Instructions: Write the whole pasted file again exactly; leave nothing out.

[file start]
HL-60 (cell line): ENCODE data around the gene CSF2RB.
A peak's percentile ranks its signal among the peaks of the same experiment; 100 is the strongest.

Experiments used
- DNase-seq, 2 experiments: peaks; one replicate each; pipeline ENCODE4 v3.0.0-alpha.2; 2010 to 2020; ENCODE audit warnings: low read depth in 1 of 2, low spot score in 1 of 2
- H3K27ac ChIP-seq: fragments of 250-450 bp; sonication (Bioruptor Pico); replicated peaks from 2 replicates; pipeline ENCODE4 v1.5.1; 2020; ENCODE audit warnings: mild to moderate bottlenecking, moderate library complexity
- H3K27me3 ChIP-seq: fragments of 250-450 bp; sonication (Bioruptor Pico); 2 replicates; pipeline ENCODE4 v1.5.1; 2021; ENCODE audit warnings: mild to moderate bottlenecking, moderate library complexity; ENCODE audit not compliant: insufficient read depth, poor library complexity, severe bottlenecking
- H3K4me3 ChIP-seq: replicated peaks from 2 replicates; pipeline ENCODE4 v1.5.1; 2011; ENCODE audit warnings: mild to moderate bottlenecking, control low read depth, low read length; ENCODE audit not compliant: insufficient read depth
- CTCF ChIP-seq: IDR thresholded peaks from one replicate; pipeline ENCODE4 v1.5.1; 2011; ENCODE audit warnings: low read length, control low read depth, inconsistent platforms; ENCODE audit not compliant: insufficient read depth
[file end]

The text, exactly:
HL-60 (cell line): ENCODE data around the gene CSF2RB.
A peak's percentile ranks its signal among the peaks of the same experiment; 100 is the strongest.

Experiments used
- DNase-seq, 2 experiments: peaks; one replicate each; pipeline ENCODE4 v3.0.0-alpha.2; 2010 to 2020; ENCODE audit warnings: low read depth in 1 of 2, low spot score in 1 of 2
- H3K27ac ChIP-seq: fragments of 250-450 bp; sonication (Bioruptor Pico); replicated peaks from 2 replicates; pipeline ENCODE4 v1.5.1; 2020; ENCODE audit warnings: mild to moderate bottlenecking, moderate library complexity
- H3K27me3 ChIP-seq: fragments of 250-450 bp; sonication (Bioruptor Pico); 2 replicates; pipeline ENCODE4 v1.5.1; 2021; ENCODE audit warnings: mild to moderate bottlenecking, moderate library complexity; ENCODE audit not compliant: insufficient read depth, poor library complexity, severe bottlenecking
- H3K4me3 ChIP-seq: replicated peaks from 2 replicates; pipeline ENCODE4 v1.5.1; 2011; ENCODE audit warnings: mild to moderate bottlenecking, control low read depth, low read length; ENCODE audit not compliant: insufficient read depth
- CTCF ChIP-seq: IDR thresholded peaks from one replicate; pipeline ENCODE4 v1.5.1; 2011; ENCODE audit warnings: low read length, control low read depth, inconsistent platforms; ENCODE audit not compliant: insufficient read depth